A breast ultrasound uses sound waves to make a picture of the tissues inside the breast. A breast ultrasound can show all areas of the breast, including the area closest to the chest wall, which is hard to study with a mammogram. Breast ultrasound does not use X-rays or other potentially harmful types of radiation.
A breast ultrasound is used to see whether a breast lump is filled with fluid (a cyst) or if it is a solid lump. An ultrasound does not replace the need for a mammogram, but it is often used to check abnormal results from a mammogram.
For a breast ultrasound, a small handheld unit called a transducercamera.gif is gently passed back and forth over the breast. A computer turns the sound waves into a picture on a TV screen. The picture is called a sonogram or ultrasound scan.
Why It Is Done
Breast ultrasound can add important information to the results of other tests, such as a mammogram or magnetic resonance imaging (MRI). It also may provide information that is not found with a mammogram. A breast ultrasound may be done to:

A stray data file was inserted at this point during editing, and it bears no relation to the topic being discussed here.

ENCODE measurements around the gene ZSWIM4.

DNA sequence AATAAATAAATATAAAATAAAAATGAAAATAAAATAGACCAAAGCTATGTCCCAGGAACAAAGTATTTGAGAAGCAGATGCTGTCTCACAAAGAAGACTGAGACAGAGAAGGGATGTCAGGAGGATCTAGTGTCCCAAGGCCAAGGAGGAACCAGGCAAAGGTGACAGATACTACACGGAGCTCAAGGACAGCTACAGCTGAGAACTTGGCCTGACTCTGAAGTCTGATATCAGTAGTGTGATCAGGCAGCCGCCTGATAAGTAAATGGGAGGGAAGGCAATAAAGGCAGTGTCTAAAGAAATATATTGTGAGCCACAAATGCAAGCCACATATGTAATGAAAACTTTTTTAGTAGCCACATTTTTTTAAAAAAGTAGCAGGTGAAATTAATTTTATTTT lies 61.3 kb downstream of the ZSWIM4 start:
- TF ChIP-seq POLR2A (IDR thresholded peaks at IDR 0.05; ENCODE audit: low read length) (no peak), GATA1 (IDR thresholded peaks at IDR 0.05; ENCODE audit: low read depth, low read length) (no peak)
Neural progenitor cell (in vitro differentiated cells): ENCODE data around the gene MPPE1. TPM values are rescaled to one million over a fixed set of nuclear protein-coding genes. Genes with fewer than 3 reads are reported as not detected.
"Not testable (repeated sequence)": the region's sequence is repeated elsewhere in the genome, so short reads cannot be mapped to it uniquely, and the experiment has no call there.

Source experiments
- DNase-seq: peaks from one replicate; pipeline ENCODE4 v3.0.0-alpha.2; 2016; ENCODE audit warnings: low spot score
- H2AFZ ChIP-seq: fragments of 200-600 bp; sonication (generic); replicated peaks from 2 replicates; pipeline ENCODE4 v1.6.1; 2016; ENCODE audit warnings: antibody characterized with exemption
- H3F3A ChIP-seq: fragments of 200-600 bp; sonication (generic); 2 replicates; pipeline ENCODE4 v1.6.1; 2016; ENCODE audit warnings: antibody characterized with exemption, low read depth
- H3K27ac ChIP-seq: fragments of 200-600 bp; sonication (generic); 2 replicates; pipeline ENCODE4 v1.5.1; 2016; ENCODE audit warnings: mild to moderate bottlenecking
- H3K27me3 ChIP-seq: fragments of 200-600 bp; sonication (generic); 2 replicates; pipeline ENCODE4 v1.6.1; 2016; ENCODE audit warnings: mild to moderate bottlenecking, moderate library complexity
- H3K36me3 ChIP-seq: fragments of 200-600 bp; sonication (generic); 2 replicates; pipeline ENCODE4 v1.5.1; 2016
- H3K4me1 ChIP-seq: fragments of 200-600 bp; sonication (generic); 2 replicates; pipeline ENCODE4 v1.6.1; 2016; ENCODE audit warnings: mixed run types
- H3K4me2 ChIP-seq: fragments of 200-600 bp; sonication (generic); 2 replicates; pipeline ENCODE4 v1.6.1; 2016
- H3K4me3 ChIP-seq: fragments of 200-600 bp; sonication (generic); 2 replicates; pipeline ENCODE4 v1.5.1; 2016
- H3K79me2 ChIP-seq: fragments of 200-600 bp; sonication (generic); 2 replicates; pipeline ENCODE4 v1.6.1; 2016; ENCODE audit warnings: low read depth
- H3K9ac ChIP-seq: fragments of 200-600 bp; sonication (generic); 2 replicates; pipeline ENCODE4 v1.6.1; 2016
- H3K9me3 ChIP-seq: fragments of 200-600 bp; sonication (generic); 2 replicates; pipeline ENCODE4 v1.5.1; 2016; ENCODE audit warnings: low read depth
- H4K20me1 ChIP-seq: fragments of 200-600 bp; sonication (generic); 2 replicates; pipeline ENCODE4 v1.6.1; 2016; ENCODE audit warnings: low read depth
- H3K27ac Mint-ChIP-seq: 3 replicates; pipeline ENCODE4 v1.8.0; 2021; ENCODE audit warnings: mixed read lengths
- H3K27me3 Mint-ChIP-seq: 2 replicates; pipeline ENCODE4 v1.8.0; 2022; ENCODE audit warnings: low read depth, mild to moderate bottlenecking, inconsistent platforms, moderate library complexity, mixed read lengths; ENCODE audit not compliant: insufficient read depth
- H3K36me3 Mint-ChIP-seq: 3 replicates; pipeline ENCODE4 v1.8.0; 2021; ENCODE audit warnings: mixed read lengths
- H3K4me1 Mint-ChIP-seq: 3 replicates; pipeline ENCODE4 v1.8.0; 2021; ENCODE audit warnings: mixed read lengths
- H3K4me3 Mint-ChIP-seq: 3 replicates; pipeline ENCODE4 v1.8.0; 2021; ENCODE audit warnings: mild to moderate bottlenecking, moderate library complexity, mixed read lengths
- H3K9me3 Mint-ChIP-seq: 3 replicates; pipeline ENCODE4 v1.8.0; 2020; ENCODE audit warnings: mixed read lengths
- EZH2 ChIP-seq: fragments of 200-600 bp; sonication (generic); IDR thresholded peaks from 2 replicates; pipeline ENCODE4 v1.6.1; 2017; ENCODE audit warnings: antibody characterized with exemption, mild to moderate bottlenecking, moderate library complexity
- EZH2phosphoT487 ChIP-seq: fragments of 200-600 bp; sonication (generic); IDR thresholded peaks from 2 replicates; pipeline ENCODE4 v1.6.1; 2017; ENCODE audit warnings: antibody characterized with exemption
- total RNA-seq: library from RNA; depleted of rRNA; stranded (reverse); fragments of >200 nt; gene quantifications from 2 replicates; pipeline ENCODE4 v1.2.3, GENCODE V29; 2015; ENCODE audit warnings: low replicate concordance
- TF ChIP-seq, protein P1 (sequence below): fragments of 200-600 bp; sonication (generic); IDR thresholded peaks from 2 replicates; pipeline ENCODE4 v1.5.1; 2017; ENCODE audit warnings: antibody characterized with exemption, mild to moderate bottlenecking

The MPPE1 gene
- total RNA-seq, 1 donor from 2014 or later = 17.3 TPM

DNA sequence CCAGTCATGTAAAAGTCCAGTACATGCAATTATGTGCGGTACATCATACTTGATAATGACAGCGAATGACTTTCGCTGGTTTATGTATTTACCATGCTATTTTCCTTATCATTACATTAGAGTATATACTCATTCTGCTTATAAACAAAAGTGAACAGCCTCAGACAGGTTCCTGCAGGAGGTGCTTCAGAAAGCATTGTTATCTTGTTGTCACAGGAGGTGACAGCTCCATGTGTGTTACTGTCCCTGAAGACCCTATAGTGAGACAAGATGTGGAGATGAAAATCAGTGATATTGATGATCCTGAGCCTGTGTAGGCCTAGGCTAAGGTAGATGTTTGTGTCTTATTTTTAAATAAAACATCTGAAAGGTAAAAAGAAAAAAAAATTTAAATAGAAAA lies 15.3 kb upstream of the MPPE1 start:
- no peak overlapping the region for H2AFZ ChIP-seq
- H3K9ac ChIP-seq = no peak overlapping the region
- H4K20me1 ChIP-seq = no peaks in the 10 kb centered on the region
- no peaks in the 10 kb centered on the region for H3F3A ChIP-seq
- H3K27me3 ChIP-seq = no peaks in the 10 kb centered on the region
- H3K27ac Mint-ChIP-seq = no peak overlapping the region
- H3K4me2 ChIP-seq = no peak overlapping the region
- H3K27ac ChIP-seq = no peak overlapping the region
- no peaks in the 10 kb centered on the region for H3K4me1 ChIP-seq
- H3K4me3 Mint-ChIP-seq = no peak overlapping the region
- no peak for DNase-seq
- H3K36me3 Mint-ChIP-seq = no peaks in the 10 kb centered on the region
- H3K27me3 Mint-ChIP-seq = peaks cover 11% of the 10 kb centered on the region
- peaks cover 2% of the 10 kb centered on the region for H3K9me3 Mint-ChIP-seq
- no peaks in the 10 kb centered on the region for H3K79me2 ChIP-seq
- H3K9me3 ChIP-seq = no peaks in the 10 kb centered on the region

Find the cause of breast symptoms, such as pain, swelling, and redness.
Check a breast lump found on breast self-examination or physical examination. It is used to see whether a breast lump is fluid-filled (a cyst) or if it is a solid lump. A lump that has no fluid or that has fluid with floating particles may need more tests.
Check abnormal results from a mammogram.
Look at the breasts in younger women because their breast tissue is often more dense, and a mammogram may not show as much detail.
Guide the placement of a needle or other tube to drain a collection of fluid (cyst) or pus (abscess), take a sample of breast tissue (biopsy), or guide breast surgery.
Watch for changes in the size of a cyst or a noncancerous lump (fibroadenoma).
See how far cancer has spread in a breast.
Check your breasts if you have silicone breast implants or dense breasts. In these situations, a mammogram may not be able to see breast lumps.